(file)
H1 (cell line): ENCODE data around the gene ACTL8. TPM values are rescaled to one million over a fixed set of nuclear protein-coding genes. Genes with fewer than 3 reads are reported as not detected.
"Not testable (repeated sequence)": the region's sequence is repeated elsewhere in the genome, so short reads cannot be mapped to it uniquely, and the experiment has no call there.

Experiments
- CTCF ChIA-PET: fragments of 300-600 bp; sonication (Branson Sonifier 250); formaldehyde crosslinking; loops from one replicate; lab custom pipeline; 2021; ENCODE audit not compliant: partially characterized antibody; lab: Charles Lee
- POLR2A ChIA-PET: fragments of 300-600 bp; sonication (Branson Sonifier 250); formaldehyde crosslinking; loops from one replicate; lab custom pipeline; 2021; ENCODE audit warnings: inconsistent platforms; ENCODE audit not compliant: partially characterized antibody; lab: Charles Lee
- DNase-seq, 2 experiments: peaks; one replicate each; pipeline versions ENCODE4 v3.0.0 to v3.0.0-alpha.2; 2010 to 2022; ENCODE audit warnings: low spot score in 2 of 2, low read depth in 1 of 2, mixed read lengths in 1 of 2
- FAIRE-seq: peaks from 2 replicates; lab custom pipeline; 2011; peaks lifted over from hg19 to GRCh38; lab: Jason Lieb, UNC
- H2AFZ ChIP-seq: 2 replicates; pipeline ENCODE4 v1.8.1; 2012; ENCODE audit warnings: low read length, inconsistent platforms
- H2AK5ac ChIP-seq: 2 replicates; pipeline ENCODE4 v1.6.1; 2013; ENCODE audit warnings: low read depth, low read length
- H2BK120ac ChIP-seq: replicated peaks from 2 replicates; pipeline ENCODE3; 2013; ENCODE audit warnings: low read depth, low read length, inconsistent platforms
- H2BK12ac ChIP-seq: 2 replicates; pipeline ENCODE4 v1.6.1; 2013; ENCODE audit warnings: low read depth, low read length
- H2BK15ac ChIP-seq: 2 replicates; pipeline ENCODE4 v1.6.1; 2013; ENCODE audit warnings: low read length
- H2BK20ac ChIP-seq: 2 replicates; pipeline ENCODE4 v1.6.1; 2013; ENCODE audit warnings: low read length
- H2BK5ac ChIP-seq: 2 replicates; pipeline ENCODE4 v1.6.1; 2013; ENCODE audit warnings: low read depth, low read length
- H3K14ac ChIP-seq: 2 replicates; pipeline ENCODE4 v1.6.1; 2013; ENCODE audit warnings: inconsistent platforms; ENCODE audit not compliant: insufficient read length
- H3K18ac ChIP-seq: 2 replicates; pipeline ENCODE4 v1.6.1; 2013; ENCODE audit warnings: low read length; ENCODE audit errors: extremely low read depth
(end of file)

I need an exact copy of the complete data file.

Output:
H1 (cell line): ENCODE data around the gene ACTL8. TPM values are rescaled to one million over a fixed set of nuclear protein-coding genes. Genes with fewer than 3 reads are reported as not detected.
"Not testable (repeated sequence)": the region's sequence is repeated elsewhere in the genome, so short reads cannot be mapped to it uniquely, and the experiment has no call there.

Experiments
- CTCF ChIA-PET: fragments of 300-600 bp; sonication (Branson Sonifier 250); formaldehyde crosslinking; loops from one replicate; lab custom pipeline; 2021; ENCODE audit not compliant: partially characterized antibody; lab: Charles Lee
- POLR2A ChIA-PET: fragments of 300-600 bp; sonication (Branson Sonifier 250); formaldehyde crosslinking; loops from one replicate; lab custom pipeline; 2021; ENCODE audit warnings: inconsistent platforms; ENCODE audit not compliant: partially characterized antibody; lab: Charles Lee
- DNase-seq, 2 experiments: peaks; one replicate each; pipeline versions ENCODE4 v3.0.0 to v3.0.0-alpha.2; 2010 to 2022; ENCODE audit warnings: low spot score in 2 of 2, low read depth in 1 of 2, mixed read lengths in 1 of 2
- FAIRE-seq: peaks from 2 replicates; lab custom pipeline; 2011; peaks lifted over from hg19 to GRCh38; lab: Jason Lieb, UNC
- H2AFZ ChIP-seq: 2 replicates; pipeline ENCODE4 v1.8.1; 2012; ENCODE audit warnings: low read length, inconsistent platforms
- H2AK5ac ChIP-seq: 2 replicates; pipeline ENCODE4 v1.6.1; 2013; ENCODE audit warnings: low read depth, low read length
- H2BK120ac ChIP-seq: replicated peaks from 2 replicates; pipeline ENCODE3; 2013; ENCODE audit warnings: low read depth, low read length, inconsistent platforms
- H2BK12ac ChIP-seq: 2 replicates; pipeline ENCODE4 v1.6.1; 2013; ENCODE audit warnings: low read depth, low read length
- H2BK15ac ChIP-seq: 2 replicates; pipeline ENCODE4 v1.6.1; 2013; ENCODE audit warnings: low read length
- H2BK20ac ChIP-seq: 2 replicates; pipeline ENCODE4 v1.6.1; 2013; ENCODE audit warnings: low read length
- H2BK5ac ChIP-seq: 2 replicates; pipeline ENCODE4 v1.6.1; 2013; ENCODE audit warnings: low read depth, low read length
- H3K14ac ChIP-seq: 2 replicates; pipeline ENCODE4 v1.6.1; 2013; ENCODE audit warnings: inconsistent platforms; ENCODE audit not compliant: insufficient read length
- H3K18ac ChIP-seq: 2 replicates; pipeline ENCODE4 v1.6.1; 2013; ENCODE audit warnings: low read length; ENCODE audit errors: extremely low read depth